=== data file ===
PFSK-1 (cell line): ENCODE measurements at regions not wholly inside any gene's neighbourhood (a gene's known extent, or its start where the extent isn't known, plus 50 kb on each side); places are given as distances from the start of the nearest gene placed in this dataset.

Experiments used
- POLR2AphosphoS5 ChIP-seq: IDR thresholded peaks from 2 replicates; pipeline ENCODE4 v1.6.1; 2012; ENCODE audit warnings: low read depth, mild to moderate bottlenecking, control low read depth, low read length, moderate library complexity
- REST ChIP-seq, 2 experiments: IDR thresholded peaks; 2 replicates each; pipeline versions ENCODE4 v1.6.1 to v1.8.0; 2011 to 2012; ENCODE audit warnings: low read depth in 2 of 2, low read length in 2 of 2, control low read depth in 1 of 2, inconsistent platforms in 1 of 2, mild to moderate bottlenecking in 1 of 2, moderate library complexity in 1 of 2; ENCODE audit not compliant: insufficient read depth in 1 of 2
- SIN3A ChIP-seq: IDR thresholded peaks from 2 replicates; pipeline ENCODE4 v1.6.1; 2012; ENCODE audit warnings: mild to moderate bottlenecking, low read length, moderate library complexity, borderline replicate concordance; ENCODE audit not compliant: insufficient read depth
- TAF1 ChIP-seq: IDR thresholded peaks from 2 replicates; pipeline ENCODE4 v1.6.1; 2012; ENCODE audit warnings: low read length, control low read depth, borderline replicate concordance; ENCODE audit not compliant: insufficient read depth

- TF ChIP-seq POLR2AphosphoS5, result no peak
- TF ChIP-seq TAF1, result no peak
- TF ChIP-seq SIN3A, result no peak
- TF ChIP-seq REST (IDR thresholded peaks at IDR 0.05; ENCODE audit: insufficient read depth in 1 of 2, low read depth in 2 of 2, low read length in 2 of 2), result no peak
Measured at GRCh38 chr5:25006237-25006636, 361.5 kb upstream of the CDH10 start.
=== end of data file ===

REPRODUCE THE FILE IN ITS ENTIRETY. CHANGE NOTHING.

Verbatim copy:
PFSK-1 (cell line): ENCODE measurements at regions not wholly inside any gene's neighbourhood (a gene's known extent, or its start where the extent isn't known, plus 50 kb on each side); places are given as distances from the start of the nearest gene placed in this dataset.

Experiments used
- POLR2AphosphoS5 ChIP-seq: IDR thresholded peaks from 2 replicates; pipeline ENCODE4 v1.6.1; 2012; ENCODE audit warnings: low read depth, mild to moderate bottlenecking, control low read depth, low read length, moderate library complexity
- REST ChIP-seq, 2 experiments: IDR thresholded peaks; 2 replicates each; pipeline versions ENCODE4 v1.6.1 to v1.8.0; 2011 to 2012; ENCODE audit warnings: low read depth in 2 of 2, low read length in 2 of 2, control low read depth in 1 of 2, inconsistent platforms in 1 of 2, mild to moderate bottlenecking in 1 of 2, moderate library complexity in 1 of 2; ENCODE audit not compliant: insufficient read depth in 1 of 2
- SIN3A ChIP-seq: IDR thresholded peaks from 2 replicates; pipeline ENCODE4 v1.6.1; 2012; ENCODE audit warnings: mild to moderate bottlenecking, low read length, moderate library complexity, borderline replicate concordance; ENCODE audit not compliant: insufficient read depth
- TAF1 ChIP-seq: IDR thresholded peaks from 2 replicates; pipeline ENCODE4 v1.6.1; 2012; ENCODE audit warnings: low read length, control low read depth, borderline replicate concordance; ENCODE audit not compliant: insufficient read depth

- TF ChIP-seq POLR2AphosphoS5, result no peak
- TF ChIP-seq TAF1, result no peak
- TF ChIP-seq SIN3A, result no peak
- TF ChIP-seq REST (IDR thresholded peaks at IDR 0.05; ENCODE audit: insufficient read depth in 1 of 2, low read depth in 2 of 2, low read length in 2 of 2), result no peak
Measured at GRCh38 chr5:25006237-25006636, 361.5 kb upstream of the CDH10 start.